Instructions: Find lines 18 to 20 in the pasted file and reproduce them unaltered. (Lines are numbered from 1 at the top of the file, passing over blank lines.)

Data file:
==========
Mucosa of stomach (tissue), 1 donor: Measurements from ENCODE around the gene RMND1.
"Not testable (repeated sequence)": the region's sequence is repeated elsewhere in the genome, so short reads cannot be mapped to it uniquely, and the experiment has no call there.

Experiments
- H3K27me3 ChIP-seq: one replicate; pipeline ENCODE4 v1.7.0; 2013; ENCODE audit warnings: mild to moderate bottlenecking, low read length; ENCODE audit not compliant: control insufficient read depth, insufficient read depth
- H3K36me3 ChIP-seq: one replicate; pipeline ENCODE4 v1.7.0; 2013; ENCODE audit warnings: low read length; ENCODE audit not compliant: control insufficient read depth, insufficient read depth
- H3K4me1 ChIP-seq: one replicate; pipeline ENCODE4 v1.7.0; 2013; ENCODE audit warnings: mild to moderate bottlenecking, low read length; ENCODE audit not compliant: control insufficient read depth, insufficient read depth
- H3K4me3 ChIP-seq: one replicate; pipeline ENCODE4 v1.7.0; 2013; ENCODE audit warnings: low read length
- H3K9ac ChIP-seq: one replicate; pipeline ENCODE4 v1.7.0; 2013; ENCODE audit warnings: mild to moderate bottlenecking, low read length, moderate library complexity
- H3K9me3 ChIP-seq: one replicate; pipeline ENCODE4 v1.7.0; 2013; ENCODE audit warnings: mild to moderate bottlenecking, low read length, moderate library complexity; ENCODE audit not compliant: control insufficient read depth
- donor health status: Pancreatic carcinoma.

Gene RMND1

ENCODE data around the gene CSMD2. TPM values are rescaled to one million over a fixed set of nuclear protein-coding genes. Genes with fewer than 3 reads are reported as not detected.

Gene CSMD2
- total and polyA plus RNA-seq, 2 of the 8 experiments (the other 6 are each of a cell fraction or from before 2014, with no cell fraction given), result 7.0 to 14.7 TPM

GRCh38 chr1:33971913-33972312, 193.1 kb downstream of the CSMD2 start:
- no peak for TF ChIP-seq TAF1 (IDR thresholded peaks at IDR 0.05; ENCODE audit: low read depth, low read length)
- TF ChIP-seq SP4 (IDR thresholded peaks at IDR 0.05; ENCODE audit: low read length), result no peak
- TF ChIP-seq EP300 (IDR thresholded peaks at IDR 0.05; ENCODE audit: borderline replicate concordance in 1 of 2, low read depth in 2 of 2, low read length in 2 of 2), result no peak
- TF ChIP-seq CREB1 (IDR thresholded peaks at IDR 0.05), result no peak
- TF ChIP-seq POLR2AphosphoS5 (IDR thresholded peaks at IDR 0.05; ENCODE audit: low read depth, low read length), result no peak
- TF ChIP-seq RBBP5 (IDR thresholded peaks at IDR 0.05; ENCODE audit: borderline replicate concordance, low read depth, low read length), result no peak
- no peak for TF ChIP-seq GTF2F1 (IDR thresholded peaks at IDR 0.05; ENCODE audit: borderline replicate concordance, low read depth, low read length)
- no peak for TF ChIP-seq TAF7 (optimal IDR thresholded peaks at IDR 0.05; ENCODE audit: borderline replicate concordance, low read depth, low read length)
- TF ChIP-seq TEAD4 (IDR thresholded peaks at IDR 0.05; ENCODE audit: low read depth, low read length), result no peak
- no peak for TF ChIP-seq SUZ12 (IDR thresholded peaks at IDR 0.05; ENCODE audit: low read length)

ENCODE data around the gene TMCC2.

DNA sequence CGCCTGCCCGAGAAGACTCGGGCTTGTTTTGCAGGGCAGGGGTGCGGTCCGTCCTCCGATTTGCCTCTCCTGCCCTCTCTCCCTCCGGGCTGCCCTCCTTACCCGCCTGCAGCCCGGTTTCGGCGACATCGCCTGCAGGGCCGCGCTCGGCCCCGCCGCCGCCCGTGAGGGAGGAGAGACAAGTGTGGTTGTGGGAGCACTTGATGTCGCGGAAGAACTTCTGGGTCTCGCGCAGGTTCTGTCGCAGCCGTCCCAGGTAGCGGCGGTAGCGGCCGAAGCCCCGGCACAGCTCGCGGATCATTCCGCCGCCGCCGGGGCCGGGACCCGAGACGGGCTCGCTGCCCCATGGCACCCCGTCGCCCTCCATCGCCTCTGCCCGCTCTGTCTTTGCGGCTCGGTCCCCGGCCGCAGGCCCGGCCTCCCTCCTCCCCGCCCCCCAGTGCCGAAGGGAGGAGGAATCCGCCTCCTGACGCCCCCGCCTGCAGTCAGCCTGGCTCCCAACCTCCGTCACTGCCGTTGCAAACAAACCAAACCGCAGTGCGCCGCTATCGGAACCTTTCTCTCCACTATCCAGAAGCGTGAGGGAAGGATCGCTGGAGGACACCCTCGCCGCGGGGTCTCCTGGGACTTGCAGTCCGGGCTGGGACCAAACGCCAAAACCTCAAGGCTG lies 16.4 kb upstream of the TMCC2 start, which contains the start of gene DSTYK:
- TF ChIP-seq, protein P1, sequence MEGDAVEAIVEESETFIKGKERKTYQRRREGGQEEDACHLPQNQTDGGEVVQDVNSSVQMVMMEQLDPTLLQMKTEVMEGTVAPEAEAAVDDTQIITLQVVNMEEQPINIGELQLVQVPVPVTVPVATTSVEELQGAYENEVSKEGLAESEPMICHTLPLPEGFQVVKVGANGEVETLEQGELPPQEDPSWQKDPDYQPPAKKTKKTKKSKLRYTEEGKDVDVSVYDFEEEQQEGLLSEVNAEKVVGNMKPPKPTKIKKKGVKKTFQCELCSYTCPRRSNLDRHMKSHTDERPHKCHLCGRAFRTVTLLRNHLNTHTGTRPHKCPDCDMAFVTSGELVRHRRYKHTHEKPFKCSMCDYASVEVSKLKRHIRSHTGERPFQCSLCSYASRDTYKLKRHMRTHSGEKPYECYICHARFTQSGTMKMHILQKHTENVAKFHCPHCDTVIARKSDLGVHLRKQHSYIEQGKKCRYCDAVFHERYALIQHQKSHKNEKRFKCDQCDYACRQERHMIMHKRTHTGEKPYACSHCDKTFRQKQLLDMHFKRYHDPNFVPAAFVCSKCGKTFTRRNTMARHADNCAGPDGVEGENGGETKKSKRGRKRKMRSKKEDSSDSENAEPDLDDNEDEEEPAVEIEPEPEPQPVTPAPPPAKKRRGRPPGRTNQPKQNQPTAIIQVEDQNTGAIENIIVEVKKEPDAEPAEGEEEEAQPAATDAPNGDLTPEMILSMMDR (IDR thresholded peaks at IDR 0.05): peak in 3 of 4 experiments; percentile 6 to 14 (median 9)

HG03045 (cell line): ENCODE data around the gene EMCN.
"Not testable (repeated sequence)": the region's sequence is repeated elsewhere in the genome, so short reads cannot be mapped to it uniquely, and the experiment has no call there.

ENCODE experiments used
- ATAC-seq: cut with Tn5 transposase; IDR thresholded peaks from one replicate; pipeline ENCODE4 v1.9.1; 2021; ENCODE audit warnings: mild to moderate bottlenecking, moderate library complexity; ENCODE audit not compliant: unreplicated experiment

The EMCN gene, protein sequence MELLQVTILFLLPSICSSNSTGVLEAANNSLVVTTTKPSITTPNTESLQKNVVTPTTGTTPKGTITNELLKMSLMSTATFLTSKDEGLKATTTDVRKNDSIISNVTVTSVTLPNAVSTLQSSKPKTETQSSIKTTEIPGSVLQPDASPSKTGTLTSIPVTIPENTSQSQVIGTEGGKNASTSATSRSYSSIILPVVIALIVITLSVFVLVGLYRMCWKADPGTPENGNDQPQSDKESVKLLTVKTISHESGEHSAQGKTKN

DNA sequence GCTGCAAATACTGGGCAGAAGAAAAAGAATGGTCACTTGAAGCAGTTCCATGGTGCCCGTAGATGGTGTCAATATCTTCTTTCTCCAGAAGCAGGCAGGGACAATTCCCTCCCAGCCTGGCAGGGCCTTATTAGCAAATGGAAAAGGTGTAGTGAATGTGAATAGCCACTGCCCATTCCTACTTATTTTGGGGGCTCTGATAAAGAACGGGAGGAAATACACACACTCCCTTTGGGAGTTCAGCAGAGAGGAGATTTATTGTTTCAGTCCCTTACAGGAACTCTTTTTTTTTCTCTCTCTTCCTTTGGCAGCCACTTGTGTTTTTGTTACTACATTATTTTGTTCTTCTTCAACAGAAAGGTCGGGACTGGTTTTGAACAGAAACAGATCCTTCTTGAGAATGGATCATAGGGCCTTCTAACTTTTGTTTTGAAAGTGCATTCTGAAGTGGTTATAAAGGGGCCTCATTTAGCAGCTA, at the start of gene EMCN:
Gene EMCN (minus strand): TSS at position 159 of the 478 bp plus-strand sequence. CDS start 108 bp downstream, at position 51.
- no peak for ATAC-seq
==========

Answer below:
- TF ChIP-seq EP300 (IDR thresholded peaks at IDR 0.05; ENCODE audit: borderline replicate concordance in 1 of 2, low read depth in 2 of 2, low read length in 2 of 2), result no peak
- TF ChIP-seq CREB1 (IDR thresholded peaks at IDR 0.05), result no peak
- TF ChIP-seq POLR2AphosphoS5 (IDR thresholded peaks at IDR 0.05; ENCODE audit: low read depth, low read length), result no peak